However, Nanos draws a distinction between the Jewish men from James and the advocates of circumcision as representing two different groups of Jews. Paul obviously knew the particulars and presumably, so did the intended audience of his epistle (Gentile believers in the Messianic synagogues in the area of Galatia), but because that understanding was assumed, this narrative doesn’t contain a lot of information to help us figure out who’s who.
“The rest of the Jews” probably isn’t a terribly significant group, according to Nanos. They could be local Jesus-believing Jews, or Jews who accompanied Peter from Jerusalem/Judea to Antioch (Peter’s personal disciples?).
More critical to grasp are the two other groups. From verse 12, the Greek describing the contingent from James is best translated, again according to Nanos, as ”certain/some ones came from James,” (pg 286) but doesn’t absolutely delineate whether James actually sent them or if they came from James but weren’t specifically his representatives.
This is important because in my previous blog posts citing Zetterholm, it was thought that Paul and James disagreed about the status of Gentiles in the Messianic Jewish community and even that James advocated for a total “bilateral” separation of Jewish and Gentile believers, while Paul supported covenant and social inclusion. It makes a difference if James sent this group to “spy out” the doings in the Antioch synagogue vs. this group was associated with James but didn’t directly represent his views.
The third group (pp 286-7), the ones Peter was actually afraid of (I guess this would mean he wasn’t afraid of the group from James), is simply identified as “circumcision” (Jews) as opposed to “foreskinned” (Gentiles). Why did Paul call this third group only “circumcision?” What did he mean? Were they believing or non-believing Jews?
It would seem odd, at least to me, for Paul to call this Jewish group “circumcision” in order to differentiate them from believing Jews (although according to one Pastor I’ve spoken with who represents the traditional Christian viewpoint, Paul was advocating against believing Jews becoming circumcised, though this should have happened when they were eight-days old, or having their male children circumcised). In Galatians 3:28, Paul wrote that Jews and Greeks are all “one in Christ” but he still differentiates Jews and Greeks, even as he differentiates men and women “in Christ.”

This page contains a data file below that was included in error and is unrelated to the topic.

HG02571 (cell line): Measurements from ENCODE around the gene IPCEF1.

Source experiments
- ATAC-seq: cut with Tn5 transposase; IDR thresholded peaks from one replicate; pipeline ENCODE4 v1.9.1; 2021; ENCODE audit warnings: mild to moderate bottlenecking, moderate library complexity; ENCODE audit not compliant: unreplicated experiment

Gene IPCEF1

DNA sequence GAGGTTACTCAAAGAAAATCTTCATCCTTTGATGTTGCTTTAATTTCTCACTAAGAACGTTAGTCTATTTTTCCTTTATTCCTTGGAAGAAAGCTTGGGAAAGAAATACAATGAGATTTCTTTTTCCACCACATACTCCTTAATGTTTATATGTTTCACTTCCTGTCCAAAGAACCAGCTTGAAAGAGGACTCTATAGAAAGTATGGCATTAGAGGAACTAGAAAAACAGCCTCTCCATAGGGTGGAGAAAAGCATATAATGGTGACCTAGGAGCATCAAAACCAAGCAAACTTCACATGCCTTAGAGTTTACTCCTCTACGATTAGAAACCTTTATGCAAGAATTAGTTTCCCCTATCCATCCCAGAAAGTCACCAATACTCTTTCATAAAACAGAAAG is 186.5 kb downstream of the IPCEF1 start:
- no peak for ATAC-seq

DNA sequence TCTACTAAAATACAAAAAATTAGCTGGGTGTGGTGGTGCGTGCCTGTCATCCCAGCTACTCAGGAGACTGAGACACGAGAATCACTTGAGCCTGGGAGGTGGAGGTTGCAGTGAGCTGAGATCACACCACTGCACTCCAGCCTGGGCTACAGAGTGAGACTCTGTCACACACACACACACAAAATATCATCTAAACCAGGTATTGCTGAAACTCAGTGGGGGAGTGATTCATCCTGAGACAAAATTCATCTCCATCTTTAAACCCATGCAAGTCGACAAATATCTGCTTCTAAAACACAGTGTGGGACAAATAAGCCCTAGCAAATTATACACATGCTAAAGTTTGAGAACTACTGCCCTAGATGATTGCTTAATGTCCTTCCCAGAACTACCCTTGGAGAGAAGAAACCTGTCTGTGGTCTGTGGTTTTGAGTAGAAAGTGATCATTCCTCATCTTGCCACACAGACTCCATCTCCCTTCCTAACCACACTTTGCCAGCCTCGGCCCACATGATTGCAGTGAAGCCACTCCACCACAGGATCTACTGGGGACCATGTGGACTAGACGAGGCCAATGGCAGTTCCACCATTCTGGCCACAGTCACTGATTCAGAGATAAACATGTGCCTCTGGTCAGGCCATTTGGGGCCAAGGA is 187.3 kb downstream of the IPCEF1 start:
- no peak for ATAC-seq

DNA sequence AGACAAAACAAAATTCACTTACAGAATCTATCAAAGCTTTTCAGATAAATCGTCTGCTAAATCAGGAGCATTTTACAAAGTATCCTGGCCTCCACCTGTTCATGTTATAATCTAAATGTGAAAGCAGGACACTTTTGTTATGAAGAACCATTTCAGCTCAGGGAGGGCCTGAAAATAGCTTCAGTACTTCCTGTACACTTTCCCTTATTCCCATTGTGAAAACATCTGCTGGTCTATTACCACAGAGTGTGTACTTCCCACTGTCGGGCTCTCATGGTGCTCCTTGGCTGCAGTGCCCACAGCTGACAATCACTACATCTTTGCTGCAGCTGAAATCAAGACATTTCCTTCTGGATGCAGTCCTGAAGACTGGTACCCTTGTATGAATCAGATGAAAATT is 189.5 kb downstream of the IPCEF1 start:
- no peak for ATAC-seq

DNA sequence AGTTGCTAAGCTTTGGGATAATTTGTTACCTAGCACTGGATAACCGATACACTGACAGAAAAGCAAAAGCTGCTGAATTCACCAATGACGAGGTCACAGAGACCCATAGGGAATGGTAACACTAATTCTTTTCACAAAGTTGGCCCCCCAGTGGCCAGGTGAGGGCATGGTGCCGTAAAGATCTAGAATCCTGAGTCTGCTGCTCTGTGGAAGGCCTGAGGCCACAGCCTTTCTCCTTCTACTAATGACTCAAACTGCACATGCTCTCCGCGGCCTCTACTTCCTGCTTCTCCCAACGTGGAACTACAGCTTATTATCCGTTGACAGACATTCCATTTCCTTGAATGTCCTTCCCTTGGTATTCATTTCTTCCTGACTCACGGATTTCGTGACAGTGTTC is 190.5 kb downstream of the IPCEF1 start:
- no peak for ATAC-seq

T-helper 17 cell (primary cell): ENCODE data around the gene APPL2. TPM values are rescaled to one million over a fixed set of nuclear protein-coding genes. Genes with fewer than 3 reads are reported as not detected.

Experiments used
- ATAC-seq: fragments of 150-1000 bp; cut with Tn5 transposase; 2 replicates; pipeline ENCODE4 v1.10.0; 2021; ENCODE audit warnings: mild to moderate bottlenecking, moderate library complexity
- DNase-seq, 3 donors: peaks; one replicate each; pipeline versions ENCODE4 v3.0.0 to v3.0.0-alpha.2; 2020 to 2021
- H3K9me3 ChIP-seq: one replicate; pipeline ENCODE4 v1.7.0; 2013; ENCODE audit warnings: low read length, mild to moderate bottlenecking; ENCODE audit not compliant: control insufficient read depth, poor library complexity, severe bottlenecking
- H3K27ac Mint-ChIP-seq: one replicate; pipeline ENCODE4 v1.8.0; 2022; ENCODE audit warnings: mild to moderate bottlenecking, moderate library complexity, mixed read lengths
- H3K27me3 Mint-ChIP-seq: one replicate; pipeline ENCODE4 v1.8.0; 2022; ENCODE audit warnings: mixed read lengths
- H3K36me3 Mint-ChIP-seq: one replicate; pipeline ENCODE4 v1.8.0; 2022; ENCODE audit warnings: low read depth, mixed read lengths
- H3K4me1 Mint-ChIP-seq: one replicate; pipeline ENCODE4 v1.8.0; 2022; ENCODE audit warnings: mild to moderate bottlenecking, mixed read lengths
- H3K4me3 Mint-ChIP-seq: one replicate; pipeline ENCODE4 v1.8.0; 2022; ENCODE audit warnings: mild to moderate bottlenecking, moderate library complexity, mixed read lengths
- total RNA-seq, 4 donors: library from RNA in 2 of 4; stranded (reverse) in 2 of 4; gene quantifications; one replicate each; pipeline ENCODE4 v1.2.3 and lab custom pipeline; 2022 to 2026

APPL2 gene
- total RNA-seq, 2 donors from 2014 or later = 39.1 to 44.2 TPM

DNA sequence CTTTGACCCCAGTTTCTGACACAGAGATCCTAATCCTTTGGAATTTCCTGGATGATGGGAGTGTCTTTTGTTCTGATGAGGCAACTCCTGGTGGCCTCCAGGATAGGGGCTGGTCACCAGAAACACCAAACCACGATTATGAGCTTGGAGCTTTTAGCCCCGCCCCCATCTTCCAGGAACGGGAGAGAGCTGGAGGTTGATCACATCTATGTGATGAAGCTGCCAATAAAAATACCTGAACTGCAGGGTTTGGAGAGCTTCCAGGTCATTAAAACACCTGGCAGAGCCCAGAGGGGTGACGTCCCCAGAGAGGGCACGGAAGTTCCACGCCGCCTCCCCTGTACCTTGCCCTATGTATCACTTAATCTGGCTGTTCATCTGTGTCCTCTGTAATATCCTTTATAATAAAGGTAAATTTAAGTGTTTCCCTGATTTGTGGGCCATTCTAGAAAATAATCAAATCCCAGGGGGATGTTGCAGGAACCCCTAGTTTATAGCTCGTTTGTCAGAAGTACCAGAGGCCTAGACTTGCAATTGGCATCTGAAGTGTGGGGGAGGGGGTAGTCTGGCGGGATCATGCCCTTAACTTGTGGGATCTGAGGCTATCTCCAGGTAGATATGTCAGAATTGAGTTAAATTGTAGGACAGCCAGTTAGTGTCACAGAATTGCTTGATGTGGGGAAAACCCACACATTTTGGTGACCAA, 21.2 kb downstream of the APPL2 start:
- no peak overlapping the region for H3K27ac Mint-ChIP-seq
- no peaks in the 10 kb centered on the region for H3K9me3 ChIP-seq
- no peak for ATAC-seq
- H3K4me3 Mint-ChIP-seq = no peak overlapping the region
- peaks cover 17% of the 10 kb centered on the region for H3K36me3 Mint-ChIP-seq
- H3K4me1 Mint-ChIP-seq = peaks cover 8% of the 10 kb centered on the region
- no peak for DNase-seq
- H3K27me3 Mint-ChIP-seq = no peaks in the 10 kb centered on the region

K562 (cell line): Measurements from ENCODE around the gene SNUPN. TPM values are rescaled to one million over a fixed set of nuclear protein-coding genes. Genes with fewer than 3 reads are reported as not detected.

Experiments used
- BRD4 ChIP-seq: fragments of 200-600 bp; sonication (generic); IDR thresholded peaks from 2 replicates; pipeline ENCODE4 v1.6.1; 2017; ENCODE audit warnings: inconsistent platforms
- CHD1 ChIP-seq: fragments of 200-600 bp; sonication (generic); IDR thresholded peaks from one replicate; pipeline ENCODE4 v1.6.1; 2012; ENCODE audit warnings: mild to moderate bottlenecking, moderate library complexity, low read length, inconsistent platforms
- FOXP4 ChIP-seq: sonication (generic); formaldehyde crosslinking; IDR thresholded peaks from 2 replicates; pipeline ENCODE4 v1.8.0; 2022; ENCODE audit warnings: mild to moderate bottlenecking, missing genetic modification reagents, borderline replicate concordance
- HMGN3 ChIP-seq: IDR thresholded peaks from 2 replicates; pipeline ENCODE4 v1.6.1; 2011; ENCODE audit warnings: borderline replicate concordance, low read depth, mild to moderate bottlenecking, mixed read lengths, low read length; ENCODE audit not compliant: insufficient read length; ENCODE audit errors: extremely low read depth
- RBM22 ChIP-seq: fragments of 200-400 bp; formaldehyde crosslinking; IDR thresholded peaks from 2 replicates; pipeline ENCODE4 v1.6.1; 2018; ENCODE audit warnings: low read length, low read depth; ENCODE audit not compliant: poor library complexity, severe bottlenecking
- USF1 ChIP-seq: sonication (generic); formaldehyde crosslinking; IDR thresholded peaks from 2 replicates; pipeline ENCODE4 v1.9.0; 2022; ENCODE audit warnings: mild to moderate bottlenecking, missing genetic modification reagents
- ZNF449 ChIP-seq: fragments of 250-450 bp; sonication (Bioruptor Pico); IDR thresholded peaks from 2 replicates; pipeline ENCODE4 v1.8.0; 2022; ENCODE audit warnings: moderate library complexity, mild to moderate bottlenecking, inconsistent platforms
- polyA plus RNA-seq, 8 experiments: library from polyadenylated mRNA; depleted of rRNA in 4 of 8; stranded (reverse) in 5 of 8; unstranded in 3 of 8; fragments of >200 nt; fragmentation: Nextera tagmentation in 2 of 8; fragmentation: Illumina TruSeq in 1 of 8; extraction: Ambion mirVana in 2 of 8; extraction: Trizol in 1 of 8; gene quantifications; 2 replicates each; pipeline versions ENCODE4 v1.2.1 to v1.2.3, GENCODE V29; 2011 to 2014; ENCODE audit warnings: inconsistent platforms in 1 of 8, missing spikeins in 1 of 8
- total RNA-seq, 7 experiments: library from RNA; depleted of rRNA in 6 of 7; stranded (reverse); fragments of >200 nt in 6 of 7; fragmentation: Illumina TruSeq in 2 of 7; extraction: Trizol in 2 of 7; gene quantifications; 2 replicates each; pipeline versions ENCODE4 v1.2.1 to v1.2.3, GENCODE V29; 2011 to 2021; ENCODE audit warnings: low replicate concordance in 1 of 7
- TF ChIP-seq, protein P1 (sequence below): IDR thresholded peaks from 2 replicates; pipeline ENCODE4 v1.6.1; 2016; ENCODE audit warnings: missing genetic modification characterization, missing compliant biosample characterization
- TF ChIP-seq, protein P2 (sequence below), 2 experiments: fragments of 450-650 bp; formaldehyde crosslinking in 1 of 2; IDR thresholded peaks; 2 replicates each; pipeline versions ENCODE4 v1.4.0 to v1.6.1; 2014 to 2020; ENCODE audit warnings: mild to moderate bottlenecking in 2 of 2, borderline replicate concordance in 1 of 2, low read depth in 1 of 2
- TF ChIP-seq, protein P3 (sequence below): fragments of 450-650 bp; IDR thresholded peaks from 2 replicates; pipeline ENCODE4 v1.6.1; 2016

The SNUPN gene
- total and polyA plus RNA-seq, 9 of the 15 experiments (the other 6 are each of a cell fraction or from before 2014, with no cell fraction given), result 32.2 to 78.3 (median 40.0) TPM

This would mean (and Nanos speaks of this on pg 287), that Paul and Peter self-identified as “Jews by birth” (v. 15…also see Rom. 9:3-5, 11:1; Phil. 3:3-5, and by inference, 1 Cor. 7:17-20), thus a Jew becoming a disciple of Messiah Jesus (Yeshua) did not remove the status of “Jew” from the Jewish person. In other words a Jesus-believing Jew and any other Jew are both considered Jews, with no distinction relative to their ethnic or (Sinai) covenant status. So Paul and Peter are just as Jewish as any other Jewish individual. Being called “circumcision” is only to differentiate Jews from the “foreskinned” Gentiles.
Citing Dunn (Dunn, “Echoes,” 460-61; see also, Dunn, Theology, 123, where he cites Rom 4:12; Col 4:11; Titus 1:10), Nanos states (pg 288):
…but an interest group specifically distinguished from other groups of circumcised Jews as advocates of circumcision.
Given the rhetorical context dealing with Gentile associates, the likely connotation of this particular advocacy is proselyte conversion.
The “circumcision” then are a group of Jews (believing or non-believing) who advocate for Gentiles in the Jewish religious space to gain equality with the “Jews by birth” only through the proselyte rite which includes circumcision.
This group represented the dominant viewpoint of Jewish communal norms (see Acts 15:1) relative to full Gentile inclusion in Jewish religious/communal space. Gentile God-fearers were attendees or guests in that space but were hardly considered of equal status to Jews in the synagogue and in Jewish society at large and they absolutely were not included in covenant.
Nanos presents what appears to be a new perspective (from an Evangelical Christian point of view) regarding the issue at hand. Paul considered the believing Gentiles as having equal status in the Jewish “Way,” both in terms of social status and covenant blessings, while still remaining Gentiles. In fact, Paul required that the Gentiles retain their status as Gentiles lest “Christ be of no benefit” to them (Galatians 5:2).
The problem was not food, and it was not a general ban of Jews eating with Gentiles (since in diaspora communities, the halachah for such mixed-meals would have to allow for some social intercourse), but rather non-proselyte believing Gentiles being treated as social and covenant equals within the Jewish community.
Nanos refers to v. 13 in terms of Peter and the other Jews as “masking their true conviction,” which will be seen as significant because: